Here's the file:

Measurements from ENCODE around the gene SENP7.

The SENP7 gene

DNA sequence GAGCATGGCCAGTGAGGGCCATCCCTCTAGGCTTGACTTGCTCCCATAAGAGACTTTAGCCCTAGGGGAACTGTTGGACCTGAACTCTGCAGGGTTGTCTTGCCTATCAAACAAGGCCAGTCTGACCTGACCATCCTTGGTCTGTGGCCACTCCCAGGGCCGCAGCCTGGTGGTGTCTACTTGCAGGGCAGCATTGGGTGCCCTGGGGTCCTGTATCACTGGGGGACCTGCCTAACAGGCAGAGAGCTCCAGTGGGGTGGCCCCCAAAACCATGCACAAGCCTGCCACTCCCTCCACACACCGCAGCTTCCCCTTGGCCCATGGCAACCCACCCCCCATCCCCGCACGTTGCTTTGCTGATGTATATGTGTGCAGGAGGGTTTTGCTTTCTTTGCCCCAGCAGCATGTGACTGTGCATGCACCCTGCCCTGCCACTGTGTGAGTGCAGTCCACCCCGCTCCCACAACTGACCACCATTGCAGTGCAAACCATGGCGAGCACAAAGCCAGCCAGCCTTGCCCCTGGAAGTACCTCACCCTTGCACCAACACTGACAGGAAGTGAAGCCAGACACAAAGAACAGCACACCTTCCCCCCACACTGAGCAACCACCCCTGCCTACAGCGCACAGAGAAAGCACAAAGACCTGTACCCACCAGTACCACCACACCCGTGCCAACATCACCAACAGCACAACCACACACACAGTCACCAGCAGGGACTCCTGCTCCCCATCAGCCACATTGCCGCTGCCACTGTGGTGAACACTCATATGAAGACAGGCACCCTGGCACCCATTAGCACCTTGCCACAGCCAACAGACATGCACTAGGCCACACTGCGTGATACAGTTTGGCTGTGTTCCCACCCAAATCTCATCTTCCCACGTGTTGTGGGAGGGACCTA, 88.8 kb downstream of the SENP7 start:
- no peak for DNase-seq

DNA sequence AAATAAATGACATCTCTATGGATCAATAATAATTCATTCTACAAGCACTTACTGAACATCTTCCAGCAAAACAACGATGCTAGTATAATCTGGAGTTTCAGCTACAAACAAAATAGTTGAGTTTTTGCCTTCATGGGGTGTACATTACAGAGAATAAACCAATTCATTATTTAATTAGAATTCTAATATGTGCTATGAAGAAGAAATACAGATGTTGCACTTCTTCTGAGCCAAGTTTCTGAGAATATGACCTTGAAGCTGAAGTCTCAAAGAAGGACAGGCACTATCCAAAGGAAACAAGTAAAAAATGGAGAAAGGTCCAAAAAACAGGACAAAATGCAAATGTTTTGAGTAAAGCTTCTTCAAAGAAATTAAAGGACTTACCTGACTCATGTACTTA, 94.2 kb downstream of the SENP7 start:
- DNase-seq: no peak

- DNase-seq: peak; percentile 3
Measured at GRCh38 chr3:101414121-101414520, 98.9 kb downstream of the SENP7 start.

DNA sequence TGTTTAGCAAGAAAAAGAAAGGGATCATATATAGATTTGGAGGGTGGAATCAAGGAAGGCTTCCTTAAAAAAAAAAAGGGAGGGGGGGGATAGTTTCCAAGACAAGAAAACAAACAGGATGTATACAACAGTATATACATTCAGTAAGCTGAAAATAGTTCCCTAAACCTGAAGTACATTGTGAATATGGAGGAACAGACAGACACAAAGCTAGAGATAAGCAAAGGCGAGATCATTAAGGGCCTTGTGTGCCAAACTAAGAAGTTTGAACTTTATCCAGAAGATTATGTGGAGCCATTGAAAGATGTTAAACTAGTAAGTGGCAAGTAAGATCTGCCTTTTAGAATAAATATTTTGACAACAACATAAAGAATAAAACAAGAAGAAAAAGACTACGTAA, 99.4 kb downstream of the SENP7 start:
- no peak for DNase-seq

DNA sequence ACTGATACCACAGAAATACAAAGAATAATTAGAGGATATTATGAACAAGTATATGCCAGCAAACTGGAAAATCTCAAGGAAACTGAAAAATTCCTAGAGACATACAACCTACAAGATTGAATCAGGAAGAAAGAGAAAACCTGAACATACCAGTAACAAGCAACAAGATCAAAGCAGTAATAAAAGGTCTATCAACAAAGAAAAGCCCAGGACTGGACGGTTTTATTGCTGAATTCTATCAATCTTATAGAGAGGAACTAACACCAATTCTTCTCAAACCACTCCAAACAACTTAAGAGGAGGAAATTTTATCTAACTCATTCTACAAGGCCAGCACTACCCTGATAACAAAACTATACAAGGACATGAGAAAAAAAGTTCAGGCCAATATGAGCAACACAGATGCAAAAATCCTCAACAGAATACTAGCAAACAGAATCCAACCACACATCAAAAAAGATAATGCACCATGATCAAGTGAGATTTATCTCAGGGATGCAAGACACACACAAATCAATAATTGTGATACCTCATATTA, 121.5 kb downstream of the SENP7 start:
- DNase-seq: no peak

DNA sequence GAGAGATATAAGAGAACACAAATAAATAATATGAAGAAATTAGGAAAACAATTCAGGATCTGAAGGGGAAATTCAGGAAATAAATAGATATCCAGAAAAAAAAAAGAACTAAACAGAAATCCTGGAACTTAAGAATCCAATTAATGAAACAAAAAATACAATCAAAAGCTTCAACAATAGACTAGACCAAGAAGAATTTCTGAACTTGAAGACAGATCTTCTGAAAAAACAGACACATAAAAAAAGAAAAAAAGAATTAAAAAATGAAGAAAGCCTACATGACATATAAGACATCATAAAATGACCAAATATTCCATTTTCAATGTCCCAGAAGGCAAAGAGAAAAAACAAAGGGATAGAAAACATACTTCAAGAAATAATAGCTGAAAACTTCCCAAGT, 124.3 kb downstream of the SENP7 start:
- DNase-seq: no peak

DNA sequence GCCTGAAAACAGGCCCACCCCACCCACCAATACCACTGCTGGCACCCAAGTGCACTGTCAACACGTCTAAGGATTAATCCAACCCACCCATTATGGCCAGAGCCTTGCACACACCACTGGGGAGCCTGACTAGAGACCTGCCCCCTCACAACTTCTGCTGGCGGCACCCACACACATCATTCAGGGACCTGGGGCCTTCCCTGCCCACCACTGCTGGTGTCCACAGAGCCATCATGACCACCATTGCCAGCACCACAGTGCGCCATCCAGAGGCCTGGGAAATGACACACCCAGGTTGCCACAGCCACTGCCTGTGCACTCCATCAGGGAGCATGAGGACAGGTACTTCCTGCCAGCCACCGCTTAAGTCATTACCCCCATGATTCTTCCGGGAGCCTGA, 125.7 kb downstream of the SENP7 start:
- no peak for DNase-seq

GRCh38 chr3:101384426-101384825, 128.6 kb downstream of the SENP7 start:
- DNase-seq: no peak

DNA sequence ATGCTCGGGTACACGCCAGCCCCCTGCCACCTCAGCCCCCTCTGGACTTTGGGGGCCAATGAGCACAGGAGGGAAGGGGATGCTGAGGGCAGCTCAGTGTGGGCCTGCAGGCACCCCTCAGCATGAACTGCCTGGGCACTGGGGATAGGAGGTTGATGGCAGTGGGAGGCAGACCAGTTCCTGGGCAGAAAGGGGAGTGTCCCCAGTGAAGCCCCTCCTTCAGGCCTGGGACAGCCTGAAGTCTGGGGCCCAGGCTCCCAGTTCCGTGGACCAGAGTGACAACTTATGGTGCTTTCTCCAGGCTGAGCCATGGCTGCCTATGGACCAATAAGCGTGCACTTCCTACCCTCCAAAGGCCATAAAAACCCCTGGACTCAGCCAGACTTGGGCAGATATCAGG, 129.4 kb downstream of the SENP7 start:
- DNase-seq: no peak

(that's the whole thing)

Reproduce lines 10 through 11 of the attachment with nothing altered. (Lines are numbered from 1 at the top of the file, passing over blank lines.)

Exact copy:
- no peak for DNase-seq

DNA sequence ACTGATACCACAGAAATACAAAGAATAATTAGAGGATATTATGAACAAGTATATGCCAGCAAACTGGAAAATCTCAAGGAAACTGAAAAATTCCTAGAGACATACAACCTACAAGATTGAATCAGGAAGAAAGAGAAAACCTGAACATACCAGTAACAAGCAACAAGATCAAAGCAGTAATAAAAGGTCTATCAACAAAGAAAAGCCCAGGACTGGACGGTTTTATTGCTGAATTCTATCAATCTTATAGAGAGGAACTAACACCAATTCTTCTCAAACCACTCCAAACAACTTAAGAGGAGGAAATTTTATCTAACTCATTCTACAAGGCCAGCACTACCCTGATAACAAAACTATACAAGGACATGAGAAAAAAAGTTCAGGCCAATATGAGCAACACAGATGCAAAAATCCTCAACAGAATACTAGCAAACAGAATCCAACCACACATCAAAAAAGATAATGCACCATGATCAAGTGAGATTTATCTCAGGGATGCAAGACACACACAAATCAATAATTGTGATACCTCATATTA, 121.5 kb downstream of the SENP7 start: